Similarly, in the field of Indian law, the United States Supreme Court has very recently emphasized that where state taxing statutes have been found invalid, invalidation has been based upon specific conflict with federal law, and “not any automatic exemptions `as a matter of constitutional law’ either under the Commerce Clause or the intergovernmental-immunity doctrine. . . .” Moe v. Confederated Salish Kootenai Tribes of the Flathead Reservation, 425 U.S. 1634, 96 S.Ct. 1634, 1645
48 L.Ed.2d 96, 110 n. 17 (1976). See also Mescalero Apache Tribe v. Jones, 411 U.S. 145, 93 S.Ct. 1267, 36 L.Ed.2d 114 (1973), in which the Court cautioned against any generalizations as to the validity of revenue laws, stating that any such generalizations have given way to individualized treatment of specific treaties and statutes as they affect the respective rights of the federal government, states and Indians. (411 U.S. at 148, 93 S.Ct. at 1270, 36 L.Ed.2d at 119.)
Thus a state may not impose its laws in an area which is so tightly regulated by the federal government that there is no room for taxation or regulation by the states. This was the situation presented in Warren Trading Post Company v. Arizona State Tax Commission, 380 U.S. 685, 85 S.Ct. 1242, 14 L.Ed.2d 165 (1965), involving regulation of Indian traders on the reservation. In this case, there is no such showing.
Although the federal regulations governing this type of contract are comprehensive, they specifically recognize that there may be an applicable state tax. See 41 C.F.R. § 1-11.302, made applicable to this contract by the Bureau of Indian Affairs in 41 C.F.R. § 14H-1.008.
State action may also be invalid where it undermines tribal authority and interferes with tribal self-government. Williams v. Lee, 358 U.S. 217, 79 S.Ct. 269, 3 L.Ed.2d 251 (1959). Here there is no interference with tribal self-government. The contract itself is with the Bureau of Indian Affairs, not with the tribe; the funds are not Indian funds but appropriation of public monies. See Scholder v. United States, 428 F.2d 1123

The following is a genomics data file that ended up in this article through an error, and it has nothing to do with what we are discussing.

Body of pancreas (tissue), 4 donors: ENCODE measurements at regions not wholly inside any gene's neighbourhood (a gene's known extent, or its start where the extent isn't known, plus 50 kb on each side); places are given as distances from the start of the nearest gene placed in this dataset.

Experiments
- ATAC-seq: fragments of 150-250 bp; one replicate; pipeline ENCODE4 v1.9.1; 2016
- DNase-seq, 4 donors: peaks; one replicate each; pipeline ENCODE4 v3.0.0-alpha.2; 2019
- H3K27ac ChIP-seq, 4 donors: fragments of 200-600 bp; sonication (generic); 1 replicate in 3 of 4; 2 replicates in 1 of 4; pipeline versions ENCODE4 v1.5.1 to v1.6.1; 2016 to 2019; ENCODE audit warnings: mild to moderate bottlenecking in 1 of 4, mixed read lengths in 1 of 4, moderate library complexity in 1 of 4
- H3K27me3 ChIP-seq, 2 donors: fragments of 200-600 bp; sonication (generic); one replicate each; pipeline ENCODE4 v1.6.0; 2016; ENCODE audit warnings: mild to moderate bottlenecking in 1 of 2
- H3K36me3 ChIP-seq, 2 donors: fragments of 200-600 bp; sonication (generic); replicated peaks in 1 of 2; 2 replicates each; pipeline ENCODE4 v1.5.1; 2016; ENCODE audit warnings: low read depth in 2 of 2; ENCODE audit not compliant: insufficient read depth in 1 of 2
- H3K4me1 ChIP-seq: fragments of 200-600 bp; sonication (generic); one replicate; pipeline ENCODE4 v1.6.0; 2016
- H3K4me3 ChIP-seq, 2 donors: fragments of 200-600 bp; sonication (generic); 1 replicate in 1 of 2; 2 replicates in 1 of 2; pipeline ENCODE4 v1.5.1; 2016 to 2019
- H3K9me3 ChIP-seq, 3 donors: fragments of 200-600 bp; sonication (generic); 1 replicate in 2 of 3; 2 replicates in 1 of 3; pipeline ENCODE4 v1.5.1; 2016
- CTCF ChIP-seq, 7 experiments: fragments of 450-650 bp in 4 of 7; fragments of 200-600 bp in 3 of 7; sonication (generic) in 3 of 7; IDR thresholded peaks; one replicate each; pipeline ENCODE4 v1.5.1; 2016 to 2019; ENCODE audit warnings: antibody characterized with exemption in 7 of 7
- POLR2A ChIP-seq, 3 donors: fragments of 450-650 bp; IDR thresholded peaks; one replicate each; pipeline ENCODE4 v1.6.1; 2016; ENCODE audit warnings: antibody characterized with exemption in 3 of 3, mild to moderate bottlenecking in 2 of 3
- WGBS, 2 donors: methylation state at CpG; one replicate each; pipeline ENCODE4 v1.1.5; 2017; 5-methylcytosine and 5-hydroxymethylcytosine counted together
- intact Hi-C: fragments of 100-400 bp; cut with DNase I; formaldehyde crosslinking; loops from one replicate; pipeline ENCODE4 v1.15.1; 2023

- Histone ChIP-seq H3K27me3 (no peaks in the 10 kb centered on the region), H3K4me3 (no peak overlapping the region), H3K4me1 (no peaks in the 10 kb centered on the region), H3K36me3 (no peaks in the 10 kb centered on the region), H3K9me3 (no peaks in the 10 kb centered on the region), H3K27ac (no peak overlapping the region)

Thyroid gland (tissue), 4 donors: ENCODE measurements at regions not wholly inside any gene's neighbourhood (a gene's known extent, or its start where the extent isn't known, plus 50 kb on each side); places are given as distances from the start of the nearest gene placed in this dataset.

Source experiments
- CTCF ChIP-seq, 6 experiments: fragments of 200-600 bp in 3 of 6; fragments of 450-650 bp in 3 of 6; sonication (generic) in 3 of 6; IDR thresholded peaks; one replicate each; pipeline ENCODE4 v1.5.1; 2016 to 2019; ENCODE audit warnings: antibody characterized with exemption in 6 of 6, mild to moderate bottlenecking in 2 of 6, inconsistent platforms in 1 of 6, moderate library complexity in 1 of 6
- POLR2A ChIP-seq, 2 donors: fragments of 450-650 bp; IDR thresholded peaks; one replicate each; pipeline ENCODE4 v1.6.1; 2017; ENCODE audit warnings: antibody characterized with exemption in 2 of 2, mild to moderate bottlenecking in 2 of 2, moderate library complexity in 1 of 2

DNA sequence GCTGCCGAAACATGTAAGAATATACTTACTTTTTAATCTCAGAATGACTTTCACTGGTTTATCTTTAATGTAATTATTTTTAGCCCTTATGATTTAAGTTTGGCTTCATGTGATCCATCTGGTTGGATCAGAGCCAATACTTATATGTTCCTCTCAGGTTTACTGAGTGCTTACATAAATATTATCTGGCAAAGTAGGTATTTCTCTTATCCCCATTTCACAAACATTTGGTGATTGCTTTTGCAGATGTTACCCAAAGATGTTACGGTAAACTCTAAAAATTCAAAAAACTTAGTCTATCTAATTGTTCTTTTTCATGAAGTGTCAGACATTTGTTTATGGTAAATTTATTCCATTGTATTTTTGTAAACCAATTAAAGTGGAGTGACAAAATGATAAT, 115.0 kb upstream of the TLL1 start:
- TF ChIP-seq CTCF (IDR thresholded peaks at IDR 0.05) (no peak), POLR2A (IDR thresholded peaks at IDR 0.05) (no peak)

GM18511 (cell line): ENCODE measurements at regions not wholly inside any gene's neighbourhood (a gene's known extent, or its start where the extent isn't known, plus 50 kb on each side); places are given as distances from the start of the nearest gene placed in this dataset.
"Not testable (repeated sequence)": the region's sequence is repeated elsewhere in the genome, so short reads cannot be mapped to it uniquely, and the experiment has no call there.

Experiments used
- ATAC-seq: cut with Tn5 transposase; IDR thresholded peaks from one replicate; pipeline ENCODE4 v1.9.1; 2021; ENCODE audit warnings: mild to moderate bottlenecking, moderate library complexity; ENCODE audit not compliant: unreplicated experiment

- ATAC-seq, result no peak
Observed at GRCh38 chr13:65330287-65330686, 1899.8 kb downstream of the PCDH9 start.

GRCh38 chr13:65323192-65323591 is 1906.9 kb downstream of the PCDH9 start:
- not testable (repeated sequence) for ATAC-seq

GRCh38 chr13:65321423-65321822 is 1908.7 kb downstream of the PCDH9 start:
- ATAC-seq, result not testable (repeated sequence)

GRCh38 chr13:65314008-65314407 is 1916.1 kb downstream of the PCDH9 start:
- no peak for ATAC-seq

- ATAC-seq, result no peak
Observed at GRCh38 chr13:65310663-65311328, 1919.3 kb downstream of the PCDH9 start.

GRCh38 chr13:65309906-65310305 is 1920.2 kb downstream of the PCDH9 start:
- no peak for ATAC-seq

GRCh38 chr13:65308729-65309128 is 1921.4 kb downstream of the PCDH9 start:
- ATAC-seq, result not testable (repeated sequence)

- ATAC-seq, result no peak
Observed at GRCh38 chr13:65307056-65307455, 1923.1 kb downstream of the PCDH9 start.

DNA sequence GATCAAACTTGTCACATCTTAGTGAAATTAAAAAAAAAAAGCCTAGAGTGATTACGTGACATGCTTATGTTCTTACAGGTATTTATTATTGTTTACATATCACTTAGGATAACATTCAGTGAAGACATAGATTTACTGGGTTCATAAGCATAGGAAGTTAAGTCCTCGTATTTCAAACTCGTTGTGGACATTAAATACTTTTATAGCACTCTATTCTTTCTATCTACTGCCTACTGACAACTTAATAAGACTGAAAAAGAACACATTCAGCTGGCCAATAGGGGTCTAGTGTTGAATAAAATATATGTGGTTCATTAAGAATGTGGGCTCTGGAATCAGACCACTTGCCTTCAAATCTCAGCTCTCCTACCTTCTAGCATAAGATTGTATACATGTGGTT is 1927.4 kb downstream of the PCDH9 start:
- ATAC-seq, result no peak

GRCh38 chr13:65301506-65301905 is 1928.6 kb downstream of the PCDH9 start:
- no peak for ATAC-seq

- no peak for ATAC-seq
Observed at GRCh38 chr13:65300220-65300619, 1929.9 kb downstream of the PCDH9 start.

(9th Cir. 1970), cert. denied, 400 U.S. 942, 91 S.Ct. 240, 27 L.Ed.2d 246. There is no indication that an imposition of this tax in any way affects the Indians’ own powers to collect revenues or to conduct tribal affairs.
The third, and historically the most important area of federal preemption, is the federal policy precluding tax upon reservation Indian income or on Indian lands. The State may tax non-Indians and non-Indian property within the reservation even though the State has not expressly assumed jurisdiction over the reservation pursuant to Public Law 83-280 (18 U.S.C. § 1162) (1970) and 28 U.S.C. § 1360 (1970). Kahn v. Arizona State Tax Commission, 16 Ariz. App. 17, 490 P.2d 846 (1971). Examples of cases invalidating taxes on Indian property and land are McClanahan v. State Tax Commission of Arizona, 411 U.S. 164, 93 S.Ct. 1257, 36 L.Ed.2d 129 (1973), and Mescalero Apache Tribe v. Jones, supra.